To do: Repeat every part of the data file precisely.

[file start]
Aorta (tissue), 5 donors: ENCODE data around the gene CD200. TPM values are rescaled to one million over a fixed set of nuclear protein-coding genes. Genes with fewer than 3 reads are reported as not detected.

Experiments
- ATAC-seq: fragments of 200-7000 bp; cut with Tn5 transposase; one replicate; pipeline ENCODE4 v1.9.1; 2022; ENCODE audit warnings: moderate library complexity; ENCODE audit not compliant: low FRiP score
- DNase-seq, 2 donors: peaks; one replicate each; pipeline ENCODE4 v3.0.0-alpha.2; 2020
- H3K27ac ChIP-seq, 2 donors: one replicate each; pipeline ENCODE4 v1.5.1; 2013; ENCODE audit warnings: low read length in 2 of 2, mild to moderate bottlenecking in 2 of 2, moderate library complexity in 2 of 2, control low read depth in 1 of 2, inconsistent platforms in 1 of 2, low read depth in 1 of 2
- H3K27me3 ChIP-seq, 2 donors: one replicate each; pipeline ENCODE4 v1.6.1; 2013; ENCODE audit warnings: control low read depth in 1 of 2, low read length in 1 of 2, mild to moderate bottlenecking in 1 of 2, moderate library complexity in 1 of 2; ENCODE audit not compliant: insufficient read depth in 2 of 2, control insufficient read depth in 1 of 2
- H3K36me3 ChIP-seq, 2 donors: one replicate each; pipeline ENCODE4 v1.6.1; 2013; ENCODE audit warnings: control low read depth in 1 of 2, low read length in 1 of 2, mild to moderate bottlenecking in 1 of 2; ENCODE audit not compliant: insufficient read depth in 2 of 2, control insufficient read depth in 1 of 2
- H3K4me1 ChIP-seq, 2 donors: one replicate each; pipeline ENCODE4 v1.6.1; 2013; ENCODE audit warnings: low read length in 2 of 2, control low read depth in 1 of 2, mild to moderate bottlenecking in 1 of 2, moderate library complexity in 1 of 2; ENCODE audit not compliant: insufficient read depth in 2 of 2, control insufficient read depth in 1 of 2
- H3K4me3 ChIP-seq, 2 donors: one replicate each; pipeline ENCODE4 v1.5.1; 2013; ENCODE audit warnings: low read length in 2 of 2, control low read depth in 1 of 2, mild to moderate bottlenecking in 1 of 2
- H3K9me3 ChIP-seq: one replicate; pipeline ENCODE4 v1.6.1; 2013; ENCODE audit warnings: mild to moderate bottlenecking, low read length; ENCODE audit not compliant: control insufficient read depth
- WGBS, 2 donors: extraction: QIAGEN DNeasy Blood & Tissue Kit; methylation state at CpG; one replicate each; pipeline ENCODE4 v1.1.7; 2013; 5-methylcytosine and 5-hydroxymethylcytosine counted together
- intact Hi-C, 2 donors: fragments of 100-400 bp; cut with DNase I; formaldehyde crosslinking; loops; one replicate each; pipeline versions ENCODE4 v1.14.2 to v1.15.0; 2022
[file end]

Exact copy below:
Aorta (tissue), 5 donors: ENCODE data around the gene CD200. TPM values are rescaled to one million over a fixed set of nuclear protein-coding genes. Genes with fewer than 3 reads are reported as not detected.

Experiments
- ATAC-seq: fragments of 200-7000 bp; cut with Tn5 transposase; one replicate; pipeline ENCODE4 v1.9.1; 2022; ENCODE audit warnings: moderate library complexity; ENCODE audit not compliant: low FRiP score
- DNase-seq, 2 donors: peaks; one replicate each; pipeline ENCODE4 v3.0.0-alpha.2; 2020
- H3K27ac ChIP-seq, 2 donors: one replicate each; pipeline ENCODE4 v1.5.1; 2013; ENCODE audit warnings: low read length in 2 of 2, mild to moderate bottlenecking in 2 of 2, moderate library complexity in 2 of 2, control low read depth in 1 of 2, inconsistent platforms in 1 of 2, low read depth in 1 of 2
- H3K27me3 ChIP-seq, 2 donors: one replicate each; pipeline ENCODE4 v1.6.1; 2013; ENCODE audit warnings: control low read depth in 1 of 2, low read length in 1 of 2, mild to moderate bottlenecking in 1 of 2, moderate library complexity in 1 of 2; ENCODE audit not compliant: insufficient read depth in 2 of 2, control insufficient read depth in 1 of 2
- H3K36me3 ChIP-seq, 2 donors: one replicate each; pipeline ENCODE4 v1.6.1; 2013; ENCODE audit warnings: control low read depth in 1 of 2, low read length in 1 of 2, mild to moderate bottlenecking in 1 of 2; ENCODE audit not compliant: insufficient read depth in 2 of 2, control insufficient read depth in 1 of 2
- H3K4me1 ChIP-seq, 2 donors: one replicate each; pipeline ENCODE4 v1.6.1; 2013; ENCODE audit warnings: low read length in 2 of 2, control low read depth in 1 of 2, mild to moderate bottlenecking in 1 of 2, moderate library complexity in 1 of 2; ENCODE audit not compliant: insufficient read depth in 2 of 2, control insufficient read depth in 1 of 2
- H3K4me3 ChIP-seq, 2 donors: one replicate each; pipeline ENCODE4 v1.5.1; 2013; ENCODE audit warnings: low read length in 2 of 2, control low read depth in 1 of 2, mild to moderate bottlenecking in 1 of 2
- H3K9me3 ChIP-seq: one replicate; pipeline ENCODE4 v1.6.1; 2013; ENCODE audit warnings: mild to moderate bottlenecking, low read length; ENCODE audit not compliant: control insufficient read depth
- WGBS, 2 donors: extraction: QIAGEN DNeasy Blood & Tissue Kit; methylation state at CpG; one replicate each; pipeline ENCODE4 v1.1.7; 2013; 5-methylcytosine and 5-hydroxymethylcytosine counted together
- intact Hi-C, 2 donors: fragments of 100-400 bp; cut with DNase I; formaldehyde crosslinking; loops; one replicate each; pipeline versions ENCODE4 v1.14.2 to v1.15.0; 2022